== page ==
Tuesday, March 11, 2014

Foster Anthology 2012

Written by Brian Buccellato, Troy Peteri, Vince Hernandez, Robert Place Napton, Eric Wallace, Mike Johnson, Sterling Gates, Kyle Higgins, and Paris Buccellato
Art by Jason Copland, Noel Tuazon, Steve Buccellato, Dan Smith, Don Hudson, Aaron Gillespie, Hector Collazo, Rod Reis, Karl Altstaetter, and Paris Buccellato

When I was at TCAF (the Toronto Comic Arts Festival, the best comics show you'll ever attend) in 2012, I bought the first two issues of Foster from Noel Tuazon, the series artist.  I really enjoyed these two books, which are set in Vintage City, a down and dirty American city that looks and feels like it got stuck in the grimier part of the 1970s.  Vintage City has all of the usual problems of an American city, but is also home to a large group of Dwellers, mysterious and shadowy creatures who are descended from Cro Magnon man (if I remember it correctly), and who live in secret.

The series is about a guy, Foster, who is trying to protect his young neighbour, who is half-Dweller, from them.  I liked the books, and was pretty happy to see that the series was being solicited by Diamond, although nothing past the first issue ever came out.  It's possible to buy 'convention editions' off of writer Brian Buccellato's site, but they're kind of expensive.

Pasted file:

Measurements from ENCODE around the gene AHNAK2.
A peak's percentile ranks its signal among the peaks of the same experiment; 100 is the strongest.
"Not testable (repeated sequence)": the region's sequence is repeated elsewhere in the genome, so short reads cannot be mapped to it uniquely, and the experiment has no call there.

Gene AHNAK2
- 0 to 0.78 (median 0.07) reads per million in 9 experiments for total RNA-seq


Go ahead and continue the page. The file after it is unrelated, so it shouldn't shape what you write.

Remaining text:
Anyway, I was at the Toronto Comicon last weekend, and saw that Tuazon was selling copies of the Foster Anthology, a Kickstarter project that Buccellato made.  This book has a number of short stories set in the Foster universe, by a number of different creators.

The best stories are the ones set in various historical periods.  Buccellato writes a story (drawn by Jason Copland, of Murder Book fame) about an attempt at a military alliance between Ancient Rome and the Dwellers.  Troy Peteri and Tuazon have a very nice story about a trapper in the 19th Century who runs into the Dwellers in the woods.  I also really enjoyed Kyle Higgins's story about a cab driver in Vintage City who won't pick up Dwellers.  Rod Reis's art in this story reminds me of Bill Sienkiewicz around the time he was doing Elektra Assassin.

It is my hope that the Foster series will get collected into a trade format soon, as I'd really like to see how the story ends (and am not interested in reading it digitally).

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